Pertinent to this discussion is the fact that there are ways of knowing and understanding the world and our relation to it that are not automatically processed through the brain. "The boundaries between perception, action, and cognition are porous" says Seitz  (2000, p.35). And Burkitt, who builds a case for this using the work of Merleau-Ponty, says that it is through bodily actions, through context, through what he says are "non-cognitive forms of categorisation" that thought is made possible (1998, p.68). "Knowledge", he says, (and we would add awareness) "is embodied and situated [and] the product of having an active body."

It is bodily actions or habits which make thought possible (Seitz, 2000). Perhaps Burkitt’s phrase "non-cognitive forms of categorisation" might be re-phrased as "super-cognitive forms of categorisation" if indeed cognition and being cognisant are linked and thinking is "embodied and situated." Considering a Body Mind Centering Perspective, Linda Hartley (1994, p. xxvii-xxviii) reinforces this in Wisdom of the Body Moving when she makes the distinction between ‘mind’ as information gained through mental and cognitive processes and ‘mind’ as a "…function of awareness that can move among, encompass, and pervade all processes and contents of cognition".

When we trust our innate intelligence (Fraleigh is referring to our kinaesthetic intelligence), it speaks, or brings us images and feelings in unpredictable ways. If dancers truly focused, as Phillips (2003, p.1) suggests, on the "imaginative flesh of complex physical thought", our dances and our dancing would be rich beyond words.

For us, kinaesthetic thinking as a non-cognitive form of categorisation is at the centre of "orchestrating a sequence of activities; integrating intellective, emotional and multi-sensory experience; and selecting and executing appropriate movement, action or activity" (Seitz, 2000, p.35). It is at the centre of meaning making. As such, our suggestion is to dive deeply, quickly, to access preconscious or subterranean kinaesthetic sensations.

It is here, in the terra firma of the body, where meaning resides, especially when one connects sensation and awareness to meta-themes—Inner/Outer, Function/Expression, Stability/Mobility and Exertion/Recuperation—that are contained in human body organisation and psychophysical patterning. We have found that kinaesthetic thinking is at the core of Bartenieff Fundamentals (BF) and LMA and is why we find the LMA system to be effective in helping dancers access deep inner knowing.

For example, potential for meaning-making becomes apparent as dancers explore concepts that are imbedded in the LMA Patterns of Total Body Connectivity (PTBC). These hardwired developmental patterns underlie all human movement and function without conscious awareness. However, when we consciously attend to the presence and power of these patterns of body connectivity we are able to simultaneously experience and perceive sensation and find meaning of movement. 

This embodied awareness can expand both technical abilities and performance capabilities. For instance, knowing that Breath is about wholeness and unity allows us indulge more fully in the completeness of our own sensation and to trust our sense of being. This wholeness supports the individual voice of artistry. The pattern of Core/Distal functions, whether the mover is aware of it or not, is a ground for understanding our relationship with the world.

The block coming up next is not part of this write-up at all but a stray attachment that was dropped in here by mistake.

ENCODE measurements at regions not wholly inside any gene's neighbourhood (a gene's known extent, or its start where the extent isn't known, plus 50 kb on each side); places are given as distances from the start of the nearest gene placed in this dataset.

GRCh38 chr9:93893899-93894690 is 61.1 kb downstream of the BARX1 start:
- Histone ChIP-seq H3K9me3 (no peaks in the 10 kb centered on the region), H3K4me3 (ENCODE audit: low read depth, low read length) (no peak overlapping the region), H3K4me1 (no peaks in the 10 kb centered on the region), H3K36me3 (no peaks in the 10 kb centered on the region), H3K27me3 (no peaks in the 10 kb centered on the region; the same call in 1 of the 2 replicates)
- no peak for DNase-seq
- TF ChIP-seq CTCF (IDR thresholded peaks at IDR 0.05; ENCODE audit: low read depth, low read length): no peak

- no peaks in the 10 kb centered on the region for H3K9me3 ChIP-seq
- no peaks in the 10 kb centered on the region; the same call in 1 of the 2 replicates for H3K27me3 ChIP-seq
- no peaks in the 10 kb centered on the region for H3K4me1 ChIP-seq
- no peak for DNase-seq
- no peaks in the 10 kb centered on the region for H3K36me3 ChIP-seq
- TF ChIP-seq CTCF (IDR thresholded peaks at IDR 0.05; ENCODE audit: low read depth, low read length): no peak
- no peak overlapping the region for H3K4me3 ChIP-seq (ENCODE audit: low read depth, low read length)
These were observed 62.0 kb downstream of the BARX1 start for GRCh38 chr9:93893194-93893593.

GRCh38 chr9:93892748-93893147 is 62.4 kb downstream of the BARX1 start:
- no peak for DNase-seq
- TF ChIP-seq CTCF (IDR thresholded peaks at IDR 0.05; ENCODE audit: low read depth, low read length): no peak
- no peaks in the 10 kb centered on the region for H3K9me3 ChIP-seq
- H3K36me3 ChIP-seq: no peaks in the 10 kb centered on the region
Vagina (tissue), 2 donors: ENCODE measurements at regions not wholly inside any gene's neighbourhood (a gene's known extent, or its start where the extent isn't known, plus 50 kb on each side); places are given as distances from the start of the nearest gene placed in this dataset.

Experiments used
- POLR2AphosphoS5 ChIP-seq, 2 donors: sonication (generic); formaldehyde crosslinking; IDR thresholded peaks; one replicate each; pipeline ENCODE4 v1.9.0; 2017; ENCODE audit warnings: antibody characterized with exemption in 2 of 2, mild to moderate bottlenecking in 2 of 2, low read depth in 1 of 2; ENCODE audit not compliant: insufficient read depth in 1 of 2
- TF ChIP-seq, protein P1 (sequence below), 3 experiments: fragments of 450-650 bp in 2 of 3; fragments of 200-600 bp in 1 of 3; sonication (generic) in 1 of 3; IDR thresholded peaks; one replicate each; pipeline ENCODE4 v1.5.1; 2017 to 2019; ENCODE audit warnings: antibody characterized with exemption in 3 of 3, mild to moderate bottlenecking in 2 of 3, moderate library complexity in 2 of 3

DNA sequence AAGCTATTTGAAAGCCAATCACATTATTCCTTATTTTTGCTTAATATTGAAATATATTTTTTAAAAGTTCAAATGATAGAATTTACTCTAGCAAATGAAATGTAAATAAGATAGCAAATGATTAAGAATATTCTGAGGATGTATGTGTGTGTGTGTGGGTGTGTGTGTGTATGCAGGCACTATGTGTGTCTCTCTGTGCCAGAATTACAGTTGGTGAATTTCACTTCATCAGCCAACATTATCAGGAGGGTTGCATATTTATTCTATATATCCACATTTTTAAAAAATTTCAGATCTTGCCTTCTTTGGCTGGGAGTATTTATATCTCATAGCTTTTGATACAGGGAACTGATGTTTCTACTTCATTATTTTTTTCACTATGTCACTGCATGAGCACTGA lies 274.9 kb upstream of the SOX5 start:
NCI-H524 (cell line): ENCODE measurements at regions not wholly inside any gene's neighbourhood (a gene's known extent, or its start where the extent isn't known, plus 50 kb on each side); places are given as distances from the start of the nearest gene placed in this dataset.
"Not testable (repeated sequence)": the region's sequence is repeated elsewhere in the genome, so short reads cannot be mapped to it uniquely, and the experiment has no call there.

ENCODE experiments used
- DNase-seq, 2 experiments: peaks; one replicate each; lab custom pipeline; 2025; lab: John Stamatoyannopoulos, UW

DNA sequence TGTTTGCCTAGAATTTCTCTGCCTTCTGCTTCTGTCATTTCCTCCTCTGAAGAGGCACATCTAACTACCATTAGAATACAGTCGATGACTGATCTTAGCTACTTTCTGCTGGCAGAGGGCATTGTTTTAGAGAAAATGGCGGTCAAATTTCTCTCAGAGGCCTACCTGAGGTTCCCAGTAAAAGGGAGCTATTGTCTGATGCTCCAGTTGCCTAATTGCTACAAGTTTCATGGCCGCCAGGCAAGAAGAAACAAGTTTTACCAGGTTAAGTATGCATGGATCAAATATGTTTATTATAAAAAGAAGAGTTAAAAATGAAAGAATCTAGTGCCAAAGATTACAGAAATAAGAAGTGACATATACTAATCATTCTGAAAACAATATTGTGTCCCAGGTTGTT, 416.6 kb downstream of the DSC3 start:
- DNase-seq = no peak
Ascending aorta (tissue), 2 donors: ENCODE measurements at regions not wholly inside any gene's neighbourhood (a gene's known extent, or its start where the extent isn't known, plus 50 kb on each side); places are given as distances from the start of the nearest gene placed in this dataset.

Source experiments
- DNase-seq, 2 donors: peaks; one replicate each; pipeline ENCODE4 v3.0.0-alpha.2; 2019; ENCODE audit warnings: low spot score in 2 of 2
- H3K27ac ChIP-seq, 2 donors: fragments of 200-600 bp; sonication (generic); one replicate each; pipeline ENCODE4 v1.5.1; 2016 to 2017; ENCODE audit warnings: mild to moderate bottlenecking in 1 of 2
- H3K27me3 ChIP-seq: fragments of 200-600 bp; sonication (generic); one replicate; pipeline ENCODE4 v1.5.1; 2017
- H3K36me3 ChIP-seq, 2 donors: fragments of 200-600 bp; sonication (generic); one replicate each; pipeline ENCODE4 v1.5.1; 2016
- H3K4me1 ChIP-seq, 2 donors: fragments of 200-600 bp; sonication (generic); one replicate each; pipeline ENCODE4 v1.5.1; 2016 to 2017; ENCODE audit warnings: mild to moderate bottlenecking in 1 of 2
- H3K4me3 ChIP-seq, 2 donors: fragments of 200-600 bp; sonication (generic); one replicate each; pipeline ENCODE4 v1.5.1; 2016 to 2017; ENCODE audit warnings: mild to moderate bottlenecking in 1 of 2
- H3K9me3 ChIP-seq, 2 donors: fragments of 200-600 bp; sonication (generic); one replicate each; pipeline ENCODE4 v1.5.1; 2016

Magnify through awareness the feeling of reaching out and coming back in, tracking our sensation of this action, and it becomes apparent that the body knows, without having to verify through conscious thought, the alive and ongoing desire of the body to reach to find connection and to ground for stability. Within the bodily experience of Core/Distal, we feel and simultaneously know what Mobility and Stability are about; we fly, we fall, we recuperate, we stretch outward and draw inward. These concepts don’t have to be processed through the mind for understanding; the body is, to rephrase Phillips, the manifestation of "complex physical thought."

At a cellular level, at a structural level, there are innate physical/psychological concepts that are the baseline for making sense of the world. If we know that they are there, if in our teaching we attend to them and reinforce them as patterns that undergird all human movement, our students and we, will be able to deepen our embodied knowing. This is where the immediacy of dance as an art form resides. We don’t have to ‘mediate’ what we experience kinaesthetically through conscious thought. Intuitively—through sensation—understanding and meaning are there. We just have to trust, from the inside out, what the body is telling us, what the body is teaching us. An inside-out approach has significant implications for teaching and learning in dance.

Linking inner knowing to outward action through practice—the knowing body

Likely we have all heard the time-honored platitude "practice makes perfect." We’ve been admonished to practise our scales on the piano, to practise our pliés, practise the choreography or technique combination outside of class, practise whatever we want to improve our ability to do. Practise, practise, practise: it sounds simple with one’s effort invariably resulting in a desired outcome. However, practise is not practice, is not practice. The following questions come to mind: What does it mean to practise? Practise what? And perhaps the most important question, "How to practise?"

In Free Play—Improvisation in Life and Art, Stephen Nachmanovitch (1994, p.73) writes about practice that comes from a deep place; such practise is neither passive nor uninformed. "Practice" he says, "is…the linkage of inner knowing and action." While traditionally practice in dance has focused on ‘the material,’ Nachmanovitch suggests a practice that is deeply intentional and focused on connecting inner knowing to outward action. It is our experience that through incorporating somatic approaches, which honour inner knowing, our pedagogies can help students achieve fully three-dimensional physicality and learn to trust their inner sources for grounding, being and creating.